It will be appreciated that the volume of carbon oxide kill gas which is needed to terminate olefin polymerization is practically negligible in comparison with the total volume of gas in a fluid bed reactor. Furthermore, when flow of recycle gas through the reactor ceases due to compressor failure, the pressure gradient across the bed becomes essentially zero. Accordingly, if kill gas is merely injected at a point below the bed, there is essentially no pressure gradient across the bed to induce the flow of kill gas through the bed. A pressure gradient across the bed can be induced by venting gas from the top of the bed, which venting would be expected in an emergency shut down operation. However, as previously mentioned, there are practical constraints as to the rate at which olefin containing gas can be vented from the reactor. Therefore, even when kill gas injection is accompanied by venting of the reactor, the rate of penetration of kill gas to catalyst particles may be relatively slow due to practical constraints associated with the rate at which the reactor can be vented. Unless the reaction is killed rapidly, the sintering temperature of the polymer particles may be exceeded. Accordingly, there is a need in the art for faster methods of killing the olefin polymerization reaction.
According to one aspect of the invention, there is provided a method for terminating a gas phase olefin polymerization reaction during a power failure, said olefin polymerization reaction taking place in a reactor having a gas recycle line means equipped with a compressor, said compressor being capable of producing a coast-down flow of recycle gas for at least one minute during a power failure, said method comprising injecting an amount of kill gas into said recycle line means sufficient to terminate the olefin polymerization reaction, whereby said kill gas is carried into the reaction medium by said coast-down flow of recycle gas during said power failure.
According to another aspect of the invention, there is provided a method for rapidly terminating a gas phase olefin polymerization reaction in a fluid bed reactor system, said reactor system comprising a vertical reactor wherein said polymerization takes place and a fluidizing medium recycle line means in fluid communication with said reactor equipped with a compressor, said method being actuated in the event of failure of the power source of said compressor, said method comprising injecting into said fluidizing medium recycle line means an amount of kill gas sufficient to terminate the olefin polymerization reaction, whereby said kill gas is carried into the reaction medium by the coast-down flow of recycle gas during a failure of the power source of said compressor.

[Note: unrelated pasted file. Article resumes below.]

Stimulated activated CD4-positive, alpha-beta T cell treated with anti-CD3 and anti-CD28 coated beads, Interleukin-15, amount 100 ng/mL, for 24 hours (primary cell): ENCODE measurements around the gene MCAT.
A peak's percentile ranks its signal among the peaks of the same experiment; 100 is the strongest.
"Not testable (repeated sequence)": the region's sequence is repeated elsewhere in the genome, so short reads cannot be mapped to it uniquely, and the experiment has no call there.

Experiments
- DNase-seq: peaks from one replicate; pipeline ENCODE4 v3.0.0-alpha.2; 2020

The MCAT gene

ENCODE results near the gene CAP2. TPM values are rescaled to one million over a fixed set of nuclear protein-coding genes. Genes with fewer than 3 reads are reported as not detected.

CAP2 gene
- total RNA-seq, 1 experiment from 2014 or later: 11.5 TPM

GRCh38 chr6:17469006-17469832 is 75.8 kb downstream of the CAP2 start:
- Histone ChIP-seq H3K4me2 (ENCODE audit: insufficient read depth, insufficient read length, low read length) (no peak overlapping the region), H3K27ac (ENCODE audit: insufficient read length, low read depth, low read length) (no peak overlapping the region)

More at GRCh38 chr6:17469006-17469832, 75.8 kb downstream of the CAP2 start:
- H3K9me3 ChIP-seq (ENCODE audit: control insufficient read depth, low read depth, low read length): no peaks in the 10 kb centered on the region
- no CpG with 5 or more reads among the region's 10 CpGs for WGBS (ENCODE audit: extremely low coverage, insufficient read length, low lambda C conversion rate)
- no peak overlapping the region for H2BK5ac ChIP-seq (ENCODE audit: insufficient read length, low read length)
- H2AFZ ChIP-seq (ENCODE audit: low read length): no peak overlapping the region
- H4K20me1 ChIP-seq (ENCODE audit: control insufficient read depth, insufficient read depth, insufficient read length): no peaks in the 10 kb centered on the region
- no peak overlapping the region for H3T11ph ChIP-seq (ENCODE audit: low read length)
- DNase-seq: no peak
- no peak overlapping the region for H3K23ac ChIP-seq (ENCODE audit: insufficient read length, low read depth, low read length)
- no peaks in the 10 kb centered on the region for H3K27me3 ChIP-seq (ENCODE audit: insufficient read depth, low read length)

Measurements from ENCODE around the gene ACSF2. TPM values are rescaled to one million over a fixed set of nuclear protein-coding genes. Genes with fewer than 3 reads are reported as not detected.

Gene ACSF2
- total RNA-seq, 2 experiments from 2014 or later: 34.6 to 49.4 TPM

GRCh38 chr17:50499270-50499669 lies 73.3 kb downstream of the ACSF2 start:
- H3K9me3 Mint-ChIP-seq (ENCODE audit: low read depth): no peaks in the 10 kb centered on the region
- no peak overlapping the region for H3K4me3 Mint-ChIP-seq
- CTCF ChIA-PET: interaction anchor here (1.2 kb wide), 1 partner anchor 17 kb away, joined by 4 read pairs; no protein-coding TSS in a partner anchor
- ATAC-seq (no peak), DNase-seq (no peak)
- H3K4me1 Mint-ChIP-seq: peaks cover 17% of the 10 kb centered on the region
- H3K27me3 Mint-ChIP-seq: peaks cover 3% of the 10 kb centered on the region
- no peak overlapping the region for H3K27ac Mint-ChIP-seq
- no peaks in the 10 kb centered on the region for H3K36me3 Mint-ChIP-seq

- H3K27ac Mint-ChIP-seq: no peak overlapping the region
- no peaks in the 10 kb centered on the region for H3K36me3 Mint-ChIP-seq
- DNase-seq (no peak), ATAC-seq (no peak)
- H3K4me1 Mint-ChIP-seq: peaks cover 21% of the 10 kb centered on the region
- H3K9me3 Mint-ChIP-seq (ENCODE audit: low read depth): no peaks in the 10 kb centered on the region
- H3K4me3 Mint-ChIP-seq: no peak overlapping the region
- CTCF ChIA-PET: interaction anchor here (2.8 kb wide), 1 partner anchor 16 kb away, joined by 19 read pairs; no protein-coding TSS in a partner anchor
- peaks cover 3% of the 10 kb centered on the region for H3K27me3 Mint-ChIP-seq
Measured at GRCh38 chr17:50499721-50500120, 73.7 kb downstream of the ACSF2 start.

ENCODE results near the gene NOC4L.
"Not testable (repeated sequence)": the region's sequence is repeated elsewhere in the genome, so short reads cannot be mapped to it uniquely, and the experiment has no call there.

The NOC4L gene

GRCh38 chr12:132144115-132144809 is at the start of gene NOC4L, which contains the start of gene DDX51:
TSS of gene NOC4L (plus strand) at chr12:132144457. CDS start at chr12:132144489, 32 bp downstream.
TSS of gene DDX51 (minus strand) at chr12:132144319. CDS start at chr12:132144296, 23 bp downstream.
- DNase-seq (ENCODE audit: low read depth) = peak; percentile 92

The drawing shows an example of a gas phase fluid bed reactor system in which the kill system of the present invention may be employed.
A rapid termination of polymerization in a fluid bed reactor is required in the event of an emergency loss of cooling gas flow from the recycle compressor. The emergency would occur, for example, from a loss of electrical power of the compressor.
When cooling flow is lost, the exothermic heat of reaction may cause the temperature of the polyethylene bed to rise at a rate of, e.g., as high as about 4° C. per minute. If the polyethylene is allowed to reach a temperature greater than its sticking point (approximately 95°-100° C. for linear low density polyethylene) the bed will fuse together into a solid mass, and will necessitate a major plant shutdown.
To prevent any possibility of overheating, the fluid bed should be normally operated well below the sticking point. For example, a 10° C. margin allows enough time (about 3 minutes) for an emergency kill system to operate if a cooling emergency occurs.
The present invention reduces the response time of the kill system, and consequently enables fluid bed reactor operation at higher temperatures. This gives two major process advantages. For a fixed temperature of cooling gas flow to the reactor (which has a minimum value limited by the condensation or dew point temperature) a higher bed temperature increases the differential available for heat transfer, and allows a higher production rate of resin. Alternatively, production rates may be maintained at normal levels and the dew point temperature of the cooling gas increased by adding more comonomer such as hexene. A higher comonomer concentration in the recycle gas and the reactor would allow production of lower density copolymers.
The kill gas which is used in accordance with the present invention, may be any gas which is capable of poisoning the olefin polymerization catalyst to the extent of terminating the polymerization. Reversible catalyst poisons such as carbon oxides (i.e. carbon monoxide, carbon dioxide and mixtures thereof) are preferred as opposed to the less preferred irreversible catalyst poisons such as oxygen containing gases (e.g., essentially pure oxygen or air). By use of reversible catalyst poisons, it is possible to reactivate poisoned catalyst simply by purging the reactor of these poisons. Such purging will not reactivate catalysts poisoned with irreversible catalyst poisons.